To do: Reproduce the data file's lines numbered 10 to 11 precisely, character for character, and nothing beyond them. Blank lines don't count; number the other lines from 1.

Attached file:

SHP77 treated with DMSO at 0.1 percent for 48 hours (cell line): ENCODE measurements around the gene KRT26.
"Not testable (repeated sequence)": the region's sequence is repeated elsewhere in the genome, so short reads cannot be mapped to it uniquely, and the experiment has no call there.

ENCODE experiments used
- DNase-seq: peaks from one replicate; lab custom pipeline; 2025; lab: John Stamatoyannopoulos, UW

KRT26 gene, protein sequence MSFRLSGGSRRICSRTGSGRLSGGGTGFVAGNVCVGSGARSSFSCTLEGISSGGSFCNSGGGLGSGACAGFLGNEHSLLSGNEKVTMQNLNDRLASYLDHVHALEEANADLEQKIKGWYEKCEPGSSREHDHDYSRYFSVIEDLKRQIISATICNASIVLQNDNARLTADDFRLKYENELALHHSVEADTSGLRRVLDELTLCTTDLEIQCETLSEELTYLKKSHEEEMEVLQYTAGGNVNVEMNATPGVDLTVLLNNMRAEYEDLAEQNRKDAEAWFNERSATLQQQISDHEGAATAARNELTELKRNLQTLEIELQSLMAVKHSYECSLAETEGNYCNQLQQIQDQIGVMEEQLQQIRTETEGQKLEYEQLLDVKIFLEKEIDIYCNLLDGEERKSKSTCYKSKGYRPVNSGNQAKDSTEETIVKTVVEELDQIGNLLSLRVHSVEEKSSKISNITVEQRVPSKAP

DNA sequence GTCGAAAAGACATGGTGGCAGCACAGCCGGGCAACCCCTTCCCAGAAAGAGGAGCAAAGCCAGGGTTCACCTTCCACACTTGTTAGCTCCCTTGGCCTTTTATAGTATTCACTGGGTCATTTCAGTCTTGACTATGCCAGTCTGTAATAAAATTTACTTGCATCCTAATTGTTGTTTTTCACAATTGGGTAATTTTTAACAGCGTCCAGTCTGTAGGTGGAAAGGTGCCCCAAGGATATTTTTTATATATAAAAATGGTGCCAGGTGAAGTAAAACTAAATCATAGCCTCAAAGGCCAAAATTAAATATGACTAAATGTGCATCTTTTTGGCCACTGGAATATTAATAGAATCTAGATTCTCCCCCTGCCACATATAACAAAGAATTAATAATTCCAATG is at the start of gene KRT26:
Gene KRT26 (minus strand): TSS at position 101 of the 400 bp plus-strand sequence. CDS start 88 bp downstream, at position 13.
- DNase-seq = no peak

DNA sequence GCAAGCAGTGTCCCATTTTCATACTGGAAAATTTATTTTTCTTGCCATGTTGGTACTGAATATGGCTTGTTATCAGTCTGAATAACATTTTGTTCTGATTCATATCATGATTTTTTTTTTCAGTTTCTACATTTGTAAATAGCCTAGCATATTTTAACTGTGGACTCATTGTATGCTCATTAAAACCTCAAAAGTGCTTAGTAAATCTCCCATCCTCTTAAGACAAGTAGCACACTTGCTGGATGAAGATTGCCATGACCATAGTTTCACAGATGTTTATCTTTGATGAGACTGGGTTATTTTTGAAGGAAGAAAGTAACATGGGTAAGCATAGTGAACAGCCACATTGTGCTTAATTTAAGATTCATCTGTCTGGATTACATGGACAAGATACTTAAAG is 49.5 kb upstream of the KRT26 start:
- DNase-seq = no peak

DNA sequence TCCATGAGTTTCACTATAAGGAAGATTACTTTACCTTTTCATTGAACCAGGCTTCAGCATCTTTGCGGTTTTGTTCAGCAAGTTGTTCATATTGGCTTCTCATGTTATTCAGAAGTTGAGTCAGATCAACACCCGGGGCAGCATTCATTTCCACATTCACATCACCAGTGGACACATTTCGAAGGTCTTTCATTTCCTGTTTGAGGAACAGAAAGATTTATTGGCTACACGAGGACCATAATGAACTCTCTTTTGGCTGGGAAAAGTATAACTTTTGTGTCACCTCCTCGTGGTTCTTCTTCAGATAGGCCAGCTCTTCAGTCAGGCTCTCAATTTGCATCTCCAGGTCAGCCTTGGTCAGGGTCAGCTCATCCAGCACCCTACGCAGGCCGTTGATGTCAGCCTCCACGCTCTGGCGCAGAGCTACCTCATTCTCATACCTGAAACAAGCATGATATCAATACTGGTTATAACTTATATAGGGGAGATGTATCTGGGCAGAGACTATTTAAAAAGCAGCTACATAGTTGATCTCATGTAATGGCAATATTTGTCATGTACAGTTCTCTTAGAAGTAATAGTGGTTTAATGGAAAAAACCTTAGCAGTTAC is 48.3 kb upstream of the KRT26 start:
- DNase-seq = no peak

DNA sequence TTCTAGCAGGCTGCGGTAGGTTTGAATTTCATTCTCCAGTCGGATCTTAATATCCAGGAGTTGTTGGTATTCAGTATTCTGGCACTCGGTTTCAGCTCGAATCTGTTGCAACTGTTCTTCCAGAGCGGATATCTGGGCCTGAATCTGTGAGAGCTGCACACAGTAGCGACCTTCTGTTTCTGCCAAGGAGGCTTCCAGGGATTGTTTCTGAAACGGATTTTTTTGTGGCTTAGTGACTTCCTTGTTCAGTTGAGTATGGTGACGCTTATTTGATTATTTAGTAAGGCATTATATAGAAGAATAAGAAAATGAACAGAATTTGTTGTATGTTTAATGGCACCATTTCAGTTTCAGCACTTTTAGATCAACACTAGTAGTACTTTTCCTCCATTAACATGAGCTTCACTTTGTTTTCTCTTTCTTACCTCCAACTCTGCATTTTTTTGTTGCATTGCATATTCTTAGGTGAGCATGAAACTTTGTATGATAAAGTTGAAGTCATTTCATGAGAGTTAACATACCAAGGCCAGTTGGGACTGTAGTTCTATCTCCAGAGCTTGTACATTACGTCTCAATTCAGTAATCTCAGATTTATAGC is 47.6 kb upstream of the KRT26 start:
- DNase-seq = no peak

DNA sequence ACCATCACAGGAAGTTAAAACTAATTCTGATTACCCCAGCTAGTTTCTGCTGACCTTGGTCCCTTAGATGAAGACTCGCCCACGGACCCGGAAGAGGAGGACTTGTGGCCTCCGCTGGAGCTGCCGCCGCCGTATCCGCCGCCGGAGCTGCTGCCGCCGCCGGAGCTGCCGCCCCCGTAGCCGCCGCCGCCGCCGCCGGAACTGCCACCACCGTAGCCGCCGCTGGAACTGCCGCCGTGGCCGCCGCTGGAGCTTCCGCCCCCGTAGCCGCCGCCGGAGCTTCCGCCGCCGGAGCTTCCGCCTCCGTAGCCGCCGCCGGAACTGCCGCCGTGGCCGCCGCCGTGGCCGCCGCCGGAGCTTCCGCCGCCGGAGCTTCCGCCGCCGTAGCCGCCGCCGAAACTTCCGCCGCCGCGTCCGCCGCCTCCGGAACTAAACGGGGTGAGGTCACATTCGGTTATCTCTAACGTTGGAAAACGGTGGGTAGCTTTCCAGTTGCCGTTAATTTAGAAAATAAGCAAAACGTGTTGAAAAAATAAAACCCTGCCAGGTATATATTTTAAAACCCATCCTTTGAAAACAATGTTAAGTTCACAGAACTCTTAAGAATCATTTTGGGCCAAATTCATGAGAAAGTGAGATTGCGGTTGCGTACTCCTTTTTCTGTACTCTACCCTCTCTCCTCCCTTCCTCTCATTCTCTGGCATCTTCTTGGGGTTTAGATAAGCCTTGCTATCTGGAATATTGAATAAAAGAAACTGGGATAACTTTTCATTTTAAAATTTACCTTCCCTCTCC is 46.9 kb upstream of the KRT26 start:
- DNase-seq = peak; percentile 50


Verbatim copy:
- DNase-seq = no peak

DNA sequence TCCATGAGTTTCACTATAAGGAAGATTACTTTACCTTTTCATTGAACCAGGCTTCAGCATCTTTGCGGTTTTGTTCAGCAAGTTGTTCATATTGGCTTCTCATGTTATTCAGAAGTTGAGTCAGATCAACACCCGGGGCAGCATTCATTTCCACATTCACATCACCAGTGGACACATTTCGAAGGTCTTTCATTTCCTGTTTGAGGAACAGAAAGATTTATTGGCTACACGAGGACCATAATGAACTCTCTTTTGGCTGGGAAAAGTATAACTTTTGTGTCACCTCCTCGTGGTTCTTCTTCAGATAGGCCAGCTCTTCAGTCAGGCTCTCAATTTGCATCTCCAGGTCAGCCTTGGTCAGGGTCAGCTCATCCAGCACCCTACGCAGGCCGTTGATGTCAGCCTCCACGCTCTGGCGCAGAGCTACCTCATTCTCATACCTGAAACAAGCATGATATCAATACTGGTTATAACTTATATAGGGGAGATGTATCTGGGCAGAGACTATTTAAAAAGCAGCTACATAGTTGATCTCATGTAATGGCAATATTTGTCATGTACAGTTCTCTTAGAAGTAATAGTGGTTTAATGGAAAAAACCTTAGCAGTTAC is 48.3 kb upstream of the KRT26 start: